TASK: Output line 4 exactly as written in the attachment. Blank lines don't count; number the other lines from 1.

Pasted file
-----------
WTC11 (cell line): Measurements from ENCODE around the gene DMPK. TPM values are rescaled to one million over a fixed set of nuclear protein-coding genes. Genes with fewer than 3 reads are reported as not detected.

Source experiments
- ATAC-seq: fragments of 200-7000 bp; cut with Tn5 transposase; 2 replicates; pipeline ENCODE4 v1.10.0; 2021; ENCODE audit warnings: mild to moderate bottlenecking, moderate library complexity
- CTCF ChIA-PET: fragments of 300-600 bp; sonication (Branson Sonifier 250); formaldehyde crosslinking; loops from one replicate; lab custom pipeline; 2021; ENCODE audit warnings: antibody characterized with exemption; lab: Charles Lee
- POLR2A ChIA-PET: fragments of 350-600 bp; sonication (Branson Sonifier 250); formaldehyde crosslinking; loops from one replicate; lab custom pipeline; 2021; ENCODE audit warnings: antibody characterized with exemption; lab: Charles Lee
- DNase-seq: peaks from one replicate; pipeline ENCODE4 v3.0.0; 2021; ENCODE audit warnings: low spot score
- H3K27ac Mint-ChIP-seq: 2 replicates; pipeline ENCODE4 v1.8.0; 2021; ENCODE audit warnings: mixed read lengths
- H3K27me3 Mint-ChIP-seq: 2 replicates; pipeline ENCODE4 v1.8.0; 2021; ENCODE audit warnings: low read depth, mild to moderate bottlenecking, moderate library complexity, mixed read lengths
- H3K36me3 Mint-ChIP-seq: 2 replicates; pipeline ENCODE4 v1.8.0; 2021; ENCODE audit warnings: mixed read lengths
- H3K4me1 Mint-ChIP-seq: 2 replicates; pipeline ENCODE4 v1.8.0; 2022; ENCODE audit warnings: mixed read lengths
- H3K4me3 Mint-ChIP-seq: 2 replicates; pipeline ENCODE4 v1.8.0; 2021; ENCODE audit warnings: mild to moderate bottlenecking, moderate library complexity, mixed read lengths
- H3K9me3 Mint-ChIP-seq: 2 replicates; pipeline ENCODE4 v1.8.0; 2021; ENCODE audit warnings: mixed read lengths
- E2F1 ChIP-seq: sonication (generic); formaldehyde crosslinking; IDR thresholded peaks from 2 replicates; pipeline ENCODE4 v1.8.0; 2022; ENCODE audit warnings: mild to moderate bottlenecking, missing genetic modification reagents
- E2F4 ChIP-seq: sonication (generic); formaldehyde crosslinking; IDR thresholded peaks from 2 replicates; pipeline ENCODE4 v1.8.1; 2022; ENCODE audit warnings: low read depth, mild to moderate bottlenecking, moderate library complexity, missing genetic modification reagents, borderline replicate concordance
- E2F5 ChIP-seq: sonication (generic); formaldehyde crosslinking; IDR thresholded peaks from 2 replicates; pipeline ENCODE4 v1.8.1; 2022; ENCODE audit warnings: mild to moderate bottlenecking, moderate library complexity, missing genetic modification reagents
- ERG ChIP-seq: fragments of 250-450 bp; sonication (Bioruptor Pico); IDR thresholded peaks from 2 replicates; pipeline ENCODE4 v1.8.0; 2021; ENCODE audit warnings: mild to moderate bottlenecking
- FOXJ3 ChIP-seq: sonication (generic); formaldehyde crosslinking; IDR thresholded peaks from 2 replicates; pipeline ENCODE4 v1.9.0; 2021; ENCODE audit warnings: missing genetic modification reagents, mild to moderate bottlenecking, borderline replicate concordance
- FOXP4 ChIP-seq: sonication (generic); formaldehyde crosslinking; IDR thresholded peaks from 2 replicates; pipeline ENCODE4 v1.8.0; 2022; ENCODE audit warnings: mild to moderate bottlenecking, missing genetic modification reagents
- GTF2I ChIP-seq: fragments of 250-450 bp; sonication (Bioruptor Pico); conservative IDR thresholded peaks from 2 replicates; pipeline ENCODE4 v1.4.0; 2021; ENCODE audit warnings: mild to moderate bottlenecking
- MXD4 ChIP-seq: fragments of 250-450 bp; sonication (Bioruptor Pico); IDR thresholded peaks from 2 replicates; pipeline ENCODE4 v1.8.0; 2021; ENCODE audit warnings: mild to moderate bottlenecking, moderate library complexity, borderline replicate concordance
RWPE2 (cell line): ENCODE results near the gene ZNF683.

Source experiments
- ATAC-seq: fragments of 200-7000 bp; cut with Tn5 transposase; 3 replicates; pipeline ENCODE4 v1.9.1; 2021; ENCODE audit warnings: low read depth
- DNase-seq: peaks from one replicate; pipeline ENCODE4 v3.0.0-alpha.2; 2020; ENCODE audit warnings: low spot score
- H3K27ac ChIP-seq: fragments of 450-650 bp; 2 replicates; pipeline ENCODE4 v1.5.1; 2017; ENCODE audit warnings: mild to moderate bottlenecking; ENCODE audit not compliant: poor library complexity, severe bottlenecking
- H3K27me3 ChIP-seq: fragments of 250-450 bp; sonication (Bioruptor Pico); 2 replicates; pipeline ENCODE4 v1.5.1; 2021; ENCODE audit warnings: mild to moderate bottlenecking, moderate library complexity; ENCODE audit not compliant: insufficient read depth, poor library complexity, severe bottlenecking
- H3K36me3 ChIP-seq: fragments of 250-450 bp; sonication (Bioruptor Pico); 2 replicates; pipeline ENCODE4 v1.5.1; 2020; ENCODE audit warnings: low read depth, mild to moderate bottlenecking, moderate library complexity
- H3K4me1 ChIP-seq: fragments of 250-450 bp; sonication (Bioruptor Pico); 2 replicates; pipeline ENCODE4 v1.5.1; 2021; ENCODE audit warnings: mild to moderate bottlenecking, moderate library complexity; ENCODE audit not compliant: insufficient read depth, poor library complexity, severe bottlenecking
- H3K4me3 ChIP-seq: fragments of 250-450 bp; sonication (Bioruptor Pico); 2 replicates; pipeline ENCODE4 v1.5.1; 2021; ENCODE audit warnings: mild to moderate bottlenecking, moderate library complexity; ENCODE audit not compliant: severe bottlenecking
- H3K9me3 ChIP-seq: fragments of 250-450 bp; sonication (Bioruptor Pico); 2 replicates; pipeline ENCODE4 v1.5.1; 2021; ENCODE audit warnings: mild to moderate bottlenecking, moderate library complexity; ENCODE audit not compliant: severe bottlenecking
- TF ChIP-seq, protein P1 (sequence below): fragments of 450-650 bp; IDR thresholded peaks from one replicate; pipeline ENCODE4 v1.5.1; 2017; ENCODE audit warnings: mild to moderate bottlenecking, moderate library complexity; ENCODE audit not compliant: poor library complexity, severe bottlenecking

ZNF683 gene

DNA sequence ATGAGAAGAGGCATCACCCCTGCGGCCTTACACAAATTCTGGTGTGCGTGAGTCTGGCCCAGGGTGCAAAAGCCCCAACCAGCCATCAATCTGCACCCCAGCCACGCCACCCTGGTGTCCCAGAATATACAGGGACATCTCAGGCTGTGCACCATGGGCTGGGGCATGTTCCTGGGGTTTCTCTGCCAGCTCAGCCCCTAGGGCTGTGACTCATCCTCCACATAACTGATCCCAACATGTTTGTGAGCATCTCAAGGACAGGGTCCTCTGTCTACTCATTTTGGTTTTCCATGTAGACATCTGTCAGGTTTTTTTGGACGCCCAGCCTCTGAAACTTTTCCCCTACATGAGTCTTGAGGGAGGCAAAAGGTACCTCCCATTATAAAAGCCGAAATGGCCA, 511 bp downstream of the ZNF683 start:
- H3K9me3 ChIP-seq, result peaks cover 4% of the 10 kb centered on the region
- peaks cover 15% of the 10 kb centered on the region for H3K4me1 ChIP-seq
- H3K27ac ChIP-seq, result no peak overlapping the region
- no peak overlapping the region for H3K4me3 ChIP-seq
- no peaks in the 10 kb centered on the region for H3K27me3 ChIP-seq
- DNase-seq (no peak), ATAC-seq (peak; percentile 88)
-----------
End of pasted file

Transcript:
- CTCF ChIA-PET: fragments of 300-600 bp; sonication (Branson Sonifier 250); formaldehyde crosslinking; loops from one replicate; lab custom pipeline; 2021; ENCODE audit warnings: antibody characterized with exemption; lab: Charles Lee